A full schedule of media events was developed and distributed to the attending journalists.

During the Congress, PN acted as a liaison between IDF and the media to respond to journalists’ requests for interviews with IDF spokespeople and investigators. Many interviews were arranged on-site for broadcast, radio and written press.

As usual at large medical meetings, many pharmaceutical companies were interested in presenting their latest news to the attending journalists. Companies were given the opportunity to make their press materials available to journalists in the press office, after a review of the materials by PN. In addition, a number of rooms close to the press office were available to the industry for the organisation of media events. PN liaised with all companies organising a press event on a continuous basis as all bookings and preparations were handled by PN. Eight press conferences organized by pharmaceutical companies took place in the media center during the Congress under the supervision of PN.

A press office was set up in a hotel located convienently opposite the convention center. The press office consisted of a dedicated room for journalists equipped with computers, wifi, printers, a fax machine and telephone lines for their use. Refreshments and lunch were provided as well. In the press office, press materials from IDF and the industry were made available to the journalists.

With over 12,600 people registered for the Congress and 400 speakers, the 19th World Diabetes Congress was the first diabetes meeting of this magnitude to be organised outside Europe. The press office welcomed more than 180 journalists from all over the world.

The topics covered generated mass media interest regionally, nationally and internationally with shocking titles such as “200 kids developing diabetes every day” (Times of India, India), “Diabetes to affect 380 million by 2025” (The Age, Australia), “Youth to bear brunt of diabetes epidemic, experts warn” (People’s Daily online, China), “Diabetes epidemic out of control” (PR newswire, USA), “Diabetes becomes a public health problem” (OneWorld, UK), “Diabetes to affect 7% of the world population in 2025” (O estado do Maranhao, Brazil), “Diabetes: the epidemic of the 21st century” (Medizin Auskunft, Germany), “South Africa: ‘Silent Killer’ Diabetes Takes As Many Lives As HIV and Aids” (Allaafrica, South Africa), “Diabetes to become the epidemic of the century” (Territori Digital, Venezuela).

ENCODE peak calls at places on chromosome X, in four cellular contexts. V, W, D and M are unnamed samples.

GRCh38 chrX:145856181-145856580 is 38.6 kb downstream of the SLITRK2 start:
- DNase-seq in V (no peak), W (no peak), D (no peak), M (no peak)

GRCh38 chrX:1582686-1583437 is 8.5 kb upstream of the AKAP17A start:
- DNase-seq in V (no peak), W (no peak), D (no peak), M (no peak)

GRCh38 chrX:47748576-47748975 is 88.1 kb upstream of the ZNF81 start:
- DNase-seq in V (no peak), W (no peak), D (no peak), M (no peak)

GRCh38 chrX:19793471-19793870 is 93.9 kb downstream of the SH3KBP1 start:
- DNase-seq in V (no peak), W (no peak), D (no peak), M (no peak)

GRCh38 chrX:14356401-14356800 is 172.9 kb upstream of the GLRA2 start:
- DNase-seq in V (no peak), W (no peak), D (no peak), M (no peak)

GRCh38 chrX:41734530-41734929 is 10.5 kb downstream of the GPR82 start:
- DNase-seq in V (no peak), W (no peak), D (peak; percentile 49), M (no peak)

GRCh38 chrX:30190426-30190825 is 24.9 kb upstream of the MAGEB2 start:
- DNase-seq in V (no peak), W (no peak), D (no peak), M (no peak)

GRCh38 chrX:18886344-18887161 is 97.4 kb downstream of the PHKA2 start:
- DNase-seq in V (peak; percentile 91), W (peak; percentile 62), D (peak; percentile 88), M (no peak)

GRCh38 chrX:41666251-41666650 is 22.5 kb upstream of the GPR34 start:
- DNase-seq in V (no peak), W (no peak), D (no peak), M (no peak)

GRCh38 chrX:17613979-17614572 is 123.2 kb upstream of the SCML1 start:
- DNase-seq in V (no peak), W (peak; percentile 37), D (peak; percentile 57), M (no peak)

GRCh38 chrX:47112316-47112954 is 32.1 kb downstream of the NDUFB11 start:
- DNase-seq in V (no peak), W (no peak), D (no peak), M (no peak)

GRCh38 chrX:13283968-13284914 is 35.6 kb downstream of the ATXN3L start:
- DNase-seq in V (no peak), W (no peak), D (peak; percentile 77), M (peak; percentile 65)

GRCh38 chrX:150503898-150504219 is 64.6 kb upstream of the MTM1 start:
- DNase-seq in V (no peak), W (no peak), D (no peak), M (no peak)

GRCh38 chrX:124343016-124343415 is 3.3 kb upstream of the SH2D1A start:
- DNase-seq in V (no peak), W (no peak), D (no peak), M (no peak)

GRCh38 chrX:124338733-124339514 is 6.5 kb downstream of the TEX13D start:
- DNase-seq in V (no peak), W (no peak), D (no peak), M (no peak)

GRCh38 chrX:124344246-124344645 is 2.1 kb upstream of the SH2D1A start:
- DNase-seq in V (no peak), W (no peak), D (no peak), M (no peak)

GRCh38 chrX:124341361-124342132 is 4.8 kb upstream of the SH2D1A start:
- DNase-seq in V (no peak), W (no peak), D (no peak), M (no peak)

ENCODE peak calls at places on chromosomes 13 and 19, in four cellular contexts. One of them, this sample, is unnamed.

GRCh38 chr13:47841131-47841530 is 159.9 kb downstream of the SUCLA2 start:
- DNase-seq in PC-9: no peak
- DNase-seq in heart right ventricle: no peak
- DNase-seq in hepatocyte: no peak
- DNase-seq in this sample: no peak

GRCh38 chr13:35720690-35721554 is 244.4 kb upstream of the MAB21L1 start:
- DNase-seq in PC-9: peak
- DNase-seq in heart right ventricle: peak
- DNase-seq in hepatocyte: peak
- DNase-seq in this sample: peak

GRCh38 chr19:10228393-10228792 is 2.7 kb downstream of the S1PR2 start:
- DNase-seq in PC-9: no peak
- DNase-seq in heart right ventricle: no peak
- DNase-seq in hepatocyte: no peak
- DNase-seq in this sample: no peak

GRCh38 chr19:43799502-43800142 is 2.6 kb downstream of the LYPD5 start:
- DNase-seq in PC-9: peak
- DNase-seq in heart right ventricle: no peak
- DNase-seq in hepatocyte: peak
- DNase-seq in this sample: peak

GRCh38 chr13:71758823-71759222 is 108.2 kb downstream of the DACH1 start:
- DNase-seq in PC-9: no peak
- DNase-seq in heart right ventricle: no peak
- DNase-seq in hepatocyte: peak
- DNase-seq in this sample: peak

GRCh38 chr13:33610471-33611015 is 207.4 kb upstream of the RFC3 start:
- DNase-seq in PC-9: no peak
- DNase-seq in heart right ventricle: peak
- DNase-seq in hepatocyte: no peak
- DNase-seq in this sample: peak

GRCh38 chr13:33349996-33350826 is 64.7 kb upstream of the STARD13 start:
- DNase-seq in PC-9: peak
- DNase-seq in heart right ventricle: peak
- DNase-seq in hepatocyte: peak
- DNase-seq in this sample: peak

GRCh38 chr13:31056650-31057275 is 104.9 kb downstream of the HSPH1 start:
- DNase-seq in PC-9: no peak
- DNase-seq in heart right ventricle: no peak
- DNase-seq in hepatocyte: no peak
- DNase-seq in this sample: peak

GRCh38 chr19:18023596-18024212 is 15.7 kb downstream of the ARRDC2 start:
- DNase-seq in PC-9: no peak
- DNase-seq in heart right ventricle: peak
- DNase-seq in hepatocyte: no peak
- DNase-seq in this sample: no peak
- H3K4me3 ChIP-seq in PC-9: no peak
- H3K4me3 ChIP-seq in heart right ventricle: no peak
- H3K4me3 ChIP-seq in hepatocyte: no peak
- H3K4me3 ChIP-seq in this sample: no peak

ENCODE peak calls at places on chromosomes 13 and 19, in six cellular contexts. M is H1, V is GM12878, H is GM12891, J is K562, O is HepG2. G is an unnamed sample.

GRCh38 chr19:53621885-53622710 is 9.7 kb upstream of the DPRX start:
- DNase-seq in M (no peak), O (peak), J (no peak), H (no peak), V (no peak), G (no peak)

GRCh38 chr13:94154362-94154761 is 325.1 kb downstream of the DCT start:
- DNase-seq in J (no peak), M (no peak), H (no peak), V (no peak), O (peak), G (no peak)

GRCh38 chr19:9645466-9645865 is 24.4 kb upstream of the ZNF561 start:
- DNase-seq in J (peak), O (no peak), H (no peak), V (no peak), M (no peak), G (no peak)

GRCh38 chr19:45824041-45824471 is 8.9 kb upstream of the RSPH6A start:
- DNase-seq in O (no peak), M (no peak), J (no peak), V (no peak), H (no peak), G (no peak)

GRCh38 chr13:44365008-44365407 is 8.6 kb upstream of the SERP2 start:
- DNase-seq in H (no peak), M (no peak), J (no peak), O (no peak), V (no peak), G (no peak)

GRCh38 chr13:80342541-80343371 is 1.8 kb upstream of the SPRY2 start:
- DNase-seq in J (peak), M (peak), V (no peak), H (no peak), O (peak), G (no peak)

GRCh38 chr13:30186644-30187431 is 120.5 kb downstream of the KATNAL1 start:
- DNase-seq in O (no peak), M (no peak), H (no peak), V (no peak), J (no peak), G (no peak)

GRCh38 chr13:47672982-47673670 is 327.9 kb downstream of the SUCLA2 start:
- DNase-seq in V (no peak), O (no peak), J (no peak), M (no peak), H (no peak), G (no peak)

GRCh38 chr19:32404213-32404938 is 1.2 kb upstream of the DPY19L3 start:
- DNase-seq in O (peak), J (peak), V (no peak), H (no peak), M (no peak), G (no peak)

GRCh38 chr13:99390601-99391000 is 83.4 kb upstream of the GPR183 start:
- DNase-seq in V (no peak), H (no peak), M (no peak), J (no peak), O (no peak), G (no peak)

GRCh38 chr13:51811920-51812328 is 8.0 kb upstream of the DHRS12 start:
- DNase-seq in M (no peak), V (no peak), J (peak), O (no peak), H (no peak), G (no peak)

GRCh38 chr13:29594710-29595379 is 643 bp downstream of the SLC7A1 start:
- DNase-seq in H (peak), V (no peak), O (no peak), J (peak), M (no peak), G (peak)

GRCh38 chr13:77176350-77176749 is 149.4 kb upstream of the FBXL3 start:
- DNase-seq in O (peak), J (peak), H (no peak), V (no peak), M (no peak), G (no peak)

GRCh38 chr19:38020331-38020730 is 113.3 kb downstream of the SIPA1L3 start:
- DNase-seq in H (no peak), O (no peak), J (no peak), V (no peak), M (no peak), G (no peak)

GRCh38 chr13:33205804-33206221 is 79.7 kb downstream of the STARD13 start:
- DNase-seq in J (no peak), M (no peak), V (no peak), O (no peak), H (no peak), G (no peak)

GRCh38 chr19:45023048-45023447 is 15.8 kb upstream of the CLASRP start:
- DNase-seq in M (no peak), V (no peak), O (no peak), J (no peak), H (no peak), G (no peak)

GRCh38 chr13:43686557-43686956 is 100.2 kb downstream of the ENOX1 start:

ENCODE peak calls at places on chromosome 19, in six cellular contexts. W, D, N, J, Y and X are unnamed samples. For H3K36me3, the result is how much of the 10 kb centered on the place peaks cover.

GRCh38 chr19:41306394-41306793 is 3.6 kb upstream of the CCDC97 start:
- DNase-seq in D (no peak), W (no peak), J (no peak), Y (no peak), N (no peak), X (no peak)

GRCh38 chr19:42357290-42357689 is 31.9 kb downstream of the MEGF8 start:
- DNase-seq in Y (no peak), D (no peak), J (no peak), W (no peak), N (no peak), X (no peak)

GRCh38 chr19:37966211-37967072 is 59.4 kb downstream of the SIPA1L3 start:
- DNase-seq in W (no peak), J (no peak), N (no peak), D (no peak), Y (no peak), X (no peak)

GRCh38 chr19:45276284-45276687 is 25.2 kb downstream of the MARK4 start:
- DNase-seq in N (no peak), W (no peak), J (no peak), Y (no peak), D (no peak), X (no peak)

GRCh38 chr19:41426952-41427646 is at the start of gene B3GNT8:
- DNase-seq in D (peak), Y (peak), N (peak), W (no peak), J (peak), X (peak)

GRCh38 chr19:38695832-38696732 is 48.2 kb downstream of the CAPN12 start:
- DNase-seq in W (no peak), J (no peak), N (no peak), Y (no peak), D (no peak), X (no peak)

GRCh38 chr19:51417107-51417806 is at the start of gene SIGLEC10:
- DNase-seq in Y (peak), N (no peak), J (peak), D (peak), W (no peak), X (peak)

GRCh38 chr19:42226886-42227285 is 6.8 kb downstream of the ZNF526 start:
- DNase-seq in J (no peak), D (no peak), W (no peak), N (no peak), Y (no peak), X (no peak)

Interviews conducted during the World Congress include interviews with the South African national television and radio (SABC), BBC (Africa), France Infos Afrique (Africa), Discovery Channel (USA), BBC News (UK), Times of India (UK), Medical Tribune (Japan), Elsevier (The Netherlands), Le Généraliste (France), Reuters (South Africa), Il Corriere del Serra (Italy), Ärtze Zeitung (Germany), Radio France International (France), and more.

This result supported IDF’s Unite for Diabetes campaign, which asks governments to recognize the severity of the diabetes epidemic.In December, the UN passed a landmark resolution recognizing the global threat of the diabetes epidemic. For the first time, governments acknowledged that a non-infectious disease poses as serious a threat to world health as infectious diseases like HIV/AIDS, tuberculosis and malaria.

Said Professor Martin Silink, IDF president and chair of the Unite for Diabetes campaign, “A key battle has been won in the fight against diabetes. The significance is monumental. It will inspire, energize and empower the diabetes world. People said it couldn’t be done, but only six months since launching our campaign we have achieved our first goal. The struggle will now focus on helping and encouraging governments worldwide to develop national policies to improve diabetes care and prevention. I couldn’t think of a better gift for the millions of families affected by diabetes.”